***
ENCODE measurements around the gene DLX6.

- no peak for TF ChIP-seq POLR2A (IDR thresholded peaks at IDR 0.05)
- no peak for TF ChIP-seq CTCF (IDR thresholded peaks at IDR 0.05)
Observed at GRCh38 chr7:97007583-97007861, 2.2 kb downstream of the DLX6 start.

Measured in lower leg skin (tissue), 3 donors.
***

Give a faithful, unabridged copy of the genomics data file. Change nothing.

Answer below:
ENCODE measurements around the gene DLX6.

- no peak for TF ChIP-seq POLR2A (IDR thresholded peaks at IDR 0.05)
- no peak for TF ChIP-seq CTCF (IDR thresholded peaks at IDR 0.05)
Observed at GRCh38 chr7:97007583-97007861, 2.2 kb downstream of the DLX6 start.

Measured in lower leg skin (tissue), 3 donors.